On November 4th 1922 a breathless archaeologist, who had spent his life working in Egypt, wrote a hurried diary entry: “First steps of Tomb Found”. This was the very moment that Howard Carter found the entrance to the tomb of Tutankhamun.
In this very special film, shot in Egypt and England, Dan Snow commemorates the centenary of the most famous archaeological discovery of them all - walking in the footsteps of Howard Carter as he retraces the story of the discovery, from the beginnings of Carter’s career as a
young artist recording reliefs in Hatshepsut’s magnificent temple, to the house he built especially close to the Valley of the Kings thanks to the support of Lord Carnarvon.
The History Hit team has gained access to key places associated with this historic story: Highclere Castle, home of Lord Carnarvon; Tutankhamun’s Tomb in the Valley of the Kings, and his famous golden treasures in the Egyptian Museum, Cairo, which we explore with conservator Eid Murtah.
And Dan discovers that there is another side to this story, revealed in Oxford - Howard Carter’s extensive records are stored here. Dan gets up close to key objects in the Bodleian Weston Library’s exhibition ‘Tutankhamun - Excavating the Archives’, including the famous journal entry that, as Carter first gazed into the dark of the tomb, he told Carnarvon “It is wonderful”.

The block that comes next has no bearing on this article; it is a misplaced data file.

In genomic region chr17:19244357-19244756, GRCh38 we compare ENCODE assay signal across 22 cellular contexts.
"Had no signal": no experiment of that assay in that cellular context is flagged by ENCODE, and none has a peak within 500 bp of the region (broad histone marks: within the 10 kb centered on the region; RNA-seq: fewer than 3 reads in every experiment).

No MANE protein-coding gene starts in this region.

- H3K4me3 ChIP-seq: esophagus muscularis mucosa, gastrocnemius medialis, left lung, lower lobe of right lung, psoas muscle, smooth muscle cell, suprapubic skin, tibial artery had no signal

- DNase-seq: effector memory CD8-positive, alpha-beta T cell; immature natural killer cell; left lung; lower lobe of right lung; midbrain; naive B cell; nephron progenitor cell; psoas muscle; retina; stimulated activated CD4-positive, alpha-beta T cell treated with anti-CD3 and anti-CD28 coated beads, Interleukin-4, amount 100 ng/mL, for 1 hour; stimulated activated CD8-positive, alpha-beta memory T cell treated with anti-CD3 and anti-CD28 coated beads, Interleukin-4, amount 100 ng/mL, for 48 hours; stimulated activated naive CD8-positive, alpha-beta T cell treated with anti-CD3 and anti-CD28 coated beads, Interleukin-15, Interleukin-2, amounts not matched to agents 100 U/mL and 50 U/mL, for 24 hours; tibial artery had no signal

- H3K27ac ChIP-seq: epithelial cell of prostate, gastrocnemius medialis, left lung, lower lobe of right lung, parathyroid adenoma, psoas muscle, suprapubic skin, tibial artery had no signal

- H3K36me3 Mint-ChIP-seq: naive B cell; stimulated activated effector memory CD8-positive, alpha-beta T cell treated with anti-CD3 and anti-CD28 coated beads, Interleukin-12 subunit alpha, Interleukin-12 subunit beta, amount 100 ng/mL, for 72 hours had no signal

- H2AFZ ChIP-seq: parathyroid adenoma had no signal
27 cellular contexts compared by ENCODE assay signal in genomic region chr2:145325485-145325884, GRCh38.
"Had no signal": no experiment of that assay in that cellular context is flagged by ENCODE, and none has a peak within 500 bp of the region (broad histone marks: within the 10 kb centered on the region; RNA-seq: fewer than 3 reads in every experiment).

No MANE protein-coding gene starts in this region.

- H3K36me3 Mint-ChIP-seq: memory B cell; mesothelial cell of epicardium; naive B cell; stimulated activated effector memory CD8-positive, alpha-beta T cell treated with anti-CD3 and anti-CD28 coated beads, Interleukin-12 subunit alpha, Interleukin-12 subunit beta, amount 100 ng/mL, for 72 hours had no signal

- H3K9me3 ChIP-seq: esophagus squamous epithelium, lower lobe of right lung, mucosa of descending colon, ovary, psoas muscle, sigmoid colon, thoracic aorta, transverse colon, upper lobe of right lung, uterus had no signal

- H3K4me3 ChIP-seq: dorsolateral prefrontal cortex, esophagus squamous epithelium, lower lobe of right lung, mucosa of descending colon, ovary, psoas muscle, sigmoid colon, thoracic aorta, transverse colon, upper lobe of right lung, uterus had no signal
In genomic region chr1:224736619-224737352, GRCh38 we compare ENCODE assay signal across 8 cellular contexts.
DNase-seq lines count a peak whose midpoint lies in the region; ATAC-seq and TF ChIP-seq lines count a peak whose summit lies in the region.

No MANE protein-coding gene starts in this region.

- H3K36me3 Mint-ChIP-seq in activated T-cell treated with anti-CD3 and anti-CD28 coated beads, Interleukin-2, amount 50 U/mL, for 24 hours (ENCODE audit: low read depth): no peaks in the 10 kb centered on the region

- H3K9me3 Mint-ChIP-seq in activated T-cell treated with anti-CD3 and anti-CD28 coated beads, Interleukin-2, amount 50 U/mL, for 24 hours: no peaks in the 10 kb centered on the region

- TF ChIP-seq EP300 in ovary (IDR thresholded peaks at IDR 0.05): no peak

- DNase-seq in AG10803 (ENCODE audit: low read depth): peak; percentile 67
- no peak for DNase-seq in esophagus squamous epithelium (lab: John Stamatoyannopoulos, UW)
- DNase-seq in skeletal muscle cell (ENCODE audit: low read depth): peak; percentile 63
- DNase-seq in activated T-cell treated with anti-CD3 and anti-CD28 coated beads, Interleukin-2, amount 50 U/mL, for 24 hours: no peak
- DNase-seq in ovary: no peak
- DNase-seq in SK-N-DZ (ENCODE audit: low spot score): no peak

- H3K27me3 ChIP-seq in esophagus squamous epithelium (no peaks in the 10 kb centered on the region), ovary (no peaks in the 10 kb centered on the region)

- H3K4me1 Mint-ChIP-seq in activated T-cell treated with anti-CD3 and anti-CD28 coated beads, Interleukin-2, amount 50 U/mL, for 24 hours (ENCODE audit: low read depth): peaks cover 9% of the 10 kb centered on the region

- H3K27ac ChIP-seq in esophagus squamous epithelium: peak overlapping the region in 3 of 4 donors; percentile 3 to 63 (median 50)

In Oxford’s Griffith Archive, Dan explores the records in detail with curator Daniella Rosenow. The original glass plate negatives reveal how the tomb looked as Carter opened it, with now familiar objects covered in flowers and linens, carefully placed there as the nineteen year old pharaoh was buried in 1323 BC. It presents a very different image of the objects that we now picture cleaned up and conserved - here they are in a much more immediate moment just as Carter uncovered them. And in a beautiful additional project, Ellie Murphy, a florist from Oxford, painstakingly makes an exact recreation of the floral wreath that adorned Tutankhamun’s outer coffin. It helps remind us of the humanity at the heart of this story: the incredible dedication of the archaeological team and the death of a young pharaoh that still inspires us today.